We arrived at Palafox Marina in downtown Pensacola, Florida on Friday the 14th of December. It was a short cruise day from Holiday Harbor and we were tucked in nicely into our slip a tad before noon. We knew we were going to stay here a few days while we waited for a storm system to pass through. Also The Zone needed a bit of attention from a marine technician. Ross was saying that he found a very small leak in a steering fluid system hose. But we were excited to be in Pensacola.
Palafox Marina is at one of the wharfs right on the waterfront of downtown Pensacola. It is very nice with a good restaurant called Jacos where we had lunch after our arrival. But downtown Pensacola was kind of let down. It is very nice and clean but there isn’t much going on. Lots of lawyer, insurance and architect offices seem to be around as well as the city and government centers. Other than that not much to see or do.
On Saturday, our first full day there, Lisa and I decided that we were going to go to the Naval Air Museum at the Pensacola Naval Air Station, the largest US Navy air base. We got all of our bus information and hopped onto the number 57 line that took us directly to the base and to the museum. Pensacola is obviously a military town with all of the requisite tattoo parlors, bars and shops all featuring military discounts on their signage. We saw a lot of sailors who were easy to spot with their crew cuts and polite manners. Pensacola NAS is the central Navy flight training base in the country and taking the bus through the base was interesting seeing all of the teaching facilities with everything from aircraft maintenance to flight training. The base is pretty new as there was a lot of damage to it by a hurricane back in 2003. So there are a lot of brand spanking new buildings. Eventually we made it to the museum which is quite large with great displays of every aspect of navy flying.
Ok, I need to warn you now that the following story is true. It happened just as I say it did. It’s a little gross at first but it is what it is. I went to the men’s room and as I was standing, uh, doing my duty I started reading an advertisement that was placed strategically on the wall in front of my face. (You ladies don’t have this happen to you. Do you?) It talked about a weekend symposium to be held at the museum discussing the Mercury, Gemini and Apollo space programs as this month celebrates the 40th anniversary of the Apollo 17 mission, the last mission to the moon. There would be several public panels featuring genuine astronauts from the program. Way cool! I read the entire thing fully expecting to see that it was either past or sometime shortly in the future. But no! It was that day! Very cool indeed. After a quick lunch we found out where that afternoon’s panel discussion would be and claimed our chairs. The astronauts featured were David Scott, Tom Stafford, Eugene Cernan, Walter Cunningham, Charles Duke, and Richard Gordon. We also caught some of John Glenn’s lunch time presentation. They all spent 90 minutes talking about aspects of the program and their individual missions. One thing that they were unanimous about was that the success of the space program back then was really due to the teamwork of the entire program, not only the astronauts and engineers but also the management and administrative functions. They also spoke about the culture of the program, that it was open and interactive where no one was afraid to speak up. One interesting side story was about the proposal to create the Gemini program. NASA’s entire proposal request for the Gemini space craft was one page long. That’s all. They left it up imagination of the people of the aerospace industry to come up with the solutions. One of the astronauts commented that the entire lunar space program from President Kennedy’s challenge to successful accomplishment took only eight years and few months. He further said that in the corporate and governmental climate of today it would take that long just to write the proposal. He’s right.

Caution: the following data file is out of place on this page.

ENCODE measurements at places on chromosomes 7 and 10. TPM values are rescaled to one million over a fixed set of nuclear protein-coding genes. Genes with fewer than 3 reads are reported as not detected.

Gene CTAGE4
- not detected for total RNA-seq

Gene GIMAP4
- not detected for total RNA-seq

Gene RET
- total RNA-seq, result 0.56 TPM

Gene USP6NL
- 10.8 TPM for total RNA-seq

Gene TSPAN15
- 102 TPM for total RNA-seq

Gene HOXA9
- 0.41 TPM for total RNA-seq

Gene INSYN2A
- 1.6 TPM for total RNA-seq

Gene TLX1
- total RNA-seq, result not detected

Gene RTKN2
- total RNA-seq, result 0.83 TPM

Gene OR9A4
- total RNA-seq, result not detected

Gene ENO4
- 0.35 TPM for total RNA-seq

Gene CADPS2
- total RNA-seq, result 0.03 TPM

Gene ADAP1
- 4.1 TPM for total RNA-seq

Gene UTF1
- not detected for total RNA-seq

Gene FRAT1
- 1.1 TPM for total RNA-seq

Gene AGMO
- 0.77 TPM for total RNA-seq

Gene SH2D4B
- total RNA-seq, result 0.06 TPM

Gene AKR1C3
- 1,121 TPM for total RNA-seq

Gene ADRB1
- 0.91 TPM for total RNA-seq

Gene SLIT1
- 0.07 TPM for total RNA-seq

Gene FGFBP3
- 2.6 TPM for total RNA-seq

I grew up engrossed in the space program. While some interest in the program began to wane in the later flights my interest only grew. These were the heroes of my youth and young adulthood. I was not able to get close to any of them, to shake their hands, but I wanted to. In their youth they were the best pilots in the entire world. They did things that were spectacular with courage and skill. The Apollo program and these men barely get mentioned in history classes anymore. What a shame. Their accomplishments should still be shouted from the roof tops as a guide for all of the generations to come to act boldly with determination and accomplishment. I fear that the younger generations look at them as just old men. But they aren’t ordinary old men, not by a long shot.